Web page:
terça-feira, 8 de novembro de 2011

Economia não tem receituário

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Estou cansado de ver que economias que não seguem o receituário liberal e a falsa idéia da salvação via reformas não necessariamente apresentam uma má performance e muitas vezes totalmente ao contrário. Isso mostra que a economia está longe de ser uma ciência exata e está repleta de idéias pré-concebidas que levam a um distanciamento da realidade social, cultural, ambiental e política em proporções dantescas.  Nicholas Georgescu-Roegen alertou isso na sua época, quando estudou nas melhores universidades dos Estados Unidos e quando voltou ao seu país de origem, Romênia, pobre, agrário e super populoso, descobriu que tudo que aprendeu em nada servia para ajudar seu país. Desferiu a primeira crítica ao pensamento econômico dominante: procura ser uma  fórmula igual para todos, varre do mapa as diferenças e se transforma num verdadeiro fracasso onde quer que consiga implementar esse modelo único.

Sobre o texto que segue:

The Emerging Market Adviser 
Overview: Don’t Read This 
Walter Molano

Heresy is wicked. It is one of the most heinous crimes, punishable by the most horrendous means. Heresy can shake the pillars of society. That is why the works of scholars, such as Galileo and Copernicus, who challenged the accepted realities of the Medieval World, were considered to be so dangerous. Early society used religious explanations to understand many of the mechanisms of nature. Mystery is an essential element of any religion. This is why blind faith is required to adhere to a dogma that cannot be explained logically. The advent of modern science helped people understand many of the things that previously were explained religiously. This led some philosophers, such as Friedrich Nietzsche, to proclaim the death of  God. Nevertheless, modern day life is still riddled with unexplainable trends, forces and events, that only mystical explanations can be used to understand them. Interestingly, economics helped fill the void vacated by the demise of religion.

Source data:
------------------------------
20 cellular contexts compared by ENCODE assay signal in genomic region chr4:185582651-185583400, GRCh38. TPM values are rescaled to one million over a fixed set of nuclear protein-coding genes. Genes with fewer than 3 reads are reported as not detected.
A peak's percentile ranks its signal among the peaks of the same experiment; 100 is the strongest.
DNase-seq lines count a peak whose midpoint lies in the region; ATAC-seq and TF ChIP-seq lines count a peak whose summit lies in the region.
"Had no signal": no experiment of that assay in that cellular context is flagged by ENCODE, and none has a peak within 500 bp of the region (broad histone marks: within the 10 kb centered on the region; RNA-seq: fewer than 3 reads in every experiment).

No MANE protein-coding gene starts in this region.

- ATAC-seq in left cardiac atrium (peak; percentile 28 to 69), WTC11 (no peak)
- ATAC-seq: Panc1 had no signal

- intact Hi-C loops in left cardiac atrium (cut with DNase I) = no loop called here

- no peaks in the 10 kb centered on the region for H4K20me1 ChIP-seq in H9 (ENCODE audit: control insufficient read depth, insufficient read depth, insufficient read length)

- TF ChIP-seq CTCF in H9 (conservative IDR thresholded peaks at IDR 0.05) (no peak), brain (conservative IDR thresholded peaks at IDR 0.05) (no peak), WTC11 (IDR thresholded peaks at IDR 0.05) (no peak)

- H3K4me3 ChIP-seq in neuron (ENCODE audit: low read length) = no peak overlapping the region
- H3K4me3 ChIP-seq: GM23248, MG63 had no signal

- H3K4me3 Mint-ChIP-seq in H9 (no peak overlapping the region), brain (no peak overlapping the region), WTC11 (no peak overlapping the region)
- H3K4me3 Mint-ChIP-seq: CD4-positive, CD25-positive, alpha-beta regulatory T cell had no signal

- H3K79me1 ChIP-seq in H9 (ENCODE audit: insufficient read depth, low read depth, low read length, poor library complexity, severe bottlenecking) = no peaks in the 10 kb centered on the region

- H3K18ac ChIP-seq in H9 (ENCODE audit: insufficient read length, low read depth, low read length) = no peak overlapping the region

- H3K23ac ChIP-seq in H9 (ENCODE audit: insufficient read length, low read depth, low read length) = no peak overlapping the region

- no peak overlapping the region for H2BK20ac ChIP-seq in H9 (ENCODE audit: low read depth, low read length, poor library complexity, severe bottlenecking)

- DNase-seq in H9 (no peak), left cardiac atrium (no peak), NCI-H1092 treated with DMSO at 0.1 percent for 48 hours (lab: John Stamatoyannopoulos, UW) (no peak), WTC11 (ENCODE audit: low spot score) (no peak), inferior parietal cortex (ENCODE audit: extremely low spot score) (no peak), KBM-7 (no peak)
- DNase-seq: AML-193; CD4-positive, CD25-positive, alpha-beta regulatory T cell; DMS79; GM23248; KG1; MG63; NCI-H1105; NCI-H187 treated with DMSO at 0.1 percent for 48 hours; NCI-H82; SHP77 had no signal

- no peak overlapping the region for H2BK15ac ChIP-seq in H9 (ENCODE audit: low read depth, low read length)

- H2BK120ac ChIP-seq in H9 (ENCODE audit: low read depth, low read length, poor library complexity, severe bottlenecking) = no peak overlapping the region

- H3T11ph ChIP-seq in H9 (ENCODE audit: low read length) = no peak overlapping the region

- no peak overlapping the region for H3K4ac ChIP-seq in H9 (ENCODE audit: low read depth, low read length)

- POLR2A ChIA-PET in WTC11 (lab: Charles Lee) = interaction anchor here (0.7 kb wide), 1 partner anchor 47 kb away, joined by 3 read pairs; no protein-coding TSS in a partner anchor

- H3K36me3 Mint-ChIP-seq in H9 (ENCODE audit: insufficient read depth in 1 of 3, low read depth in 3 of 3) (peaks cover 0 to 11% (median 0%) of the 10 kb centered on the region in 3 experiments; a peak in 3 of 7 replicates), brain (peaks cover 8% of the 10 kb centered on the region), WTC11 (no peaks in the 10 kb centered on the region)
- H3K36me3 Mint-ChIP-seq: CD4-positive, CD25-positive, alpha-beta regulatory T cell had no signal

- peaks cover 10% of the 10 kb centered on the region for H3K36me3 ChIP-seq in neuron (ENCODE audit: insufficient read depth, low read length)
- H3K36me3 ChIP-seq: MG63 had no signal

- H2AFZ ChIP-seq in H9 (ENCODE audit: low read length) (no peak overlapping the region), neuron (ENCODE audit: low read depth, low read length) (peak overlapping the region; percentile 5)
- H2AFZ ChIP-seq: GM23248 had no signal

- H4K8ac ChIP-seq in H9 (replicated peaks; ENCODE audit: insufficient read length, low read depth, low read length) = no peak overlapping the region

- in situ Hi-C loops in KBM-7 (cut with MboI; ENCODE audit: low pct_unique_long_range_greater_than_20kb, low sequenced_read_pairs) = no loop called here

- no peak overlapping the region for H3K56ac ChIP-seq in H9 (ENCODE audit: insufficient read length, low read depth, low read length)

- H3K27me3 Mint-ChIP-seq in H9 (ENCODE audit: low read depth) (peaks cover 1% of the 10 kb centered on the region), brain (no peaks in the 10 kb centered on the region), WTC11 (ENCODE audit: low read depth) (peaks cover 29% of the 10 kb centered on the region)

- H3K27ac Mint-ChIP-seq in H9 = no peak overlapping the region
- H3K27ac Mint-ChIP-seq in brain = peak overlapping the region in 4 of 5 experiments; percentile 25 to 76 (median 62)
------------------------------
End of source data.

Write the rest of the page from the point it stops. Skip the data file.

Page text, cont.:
Economics is very religious. We dedicate newspapers, magazines and television channels to it. We make tributes to it, including the coveted Nobel Prize in Economics. Like religion, the cult is full of code and ambiguities that no one understands—except a few high priests (and even they don’t). It has regularly-held rituals, celebrations and canonizations. People react violently whenever someone question its logic and tenets. These individuals are labelled heretics, nut-cases and unorthodox. Yet, everyday life is full of phenomenon that flies in the face of sound economic theology. One such example is the case of Chile and Argentina. On one hand, Chile is the paradigm of proper economic conduct. The Chilean model was redacted four decades ago by a group of young graduates from the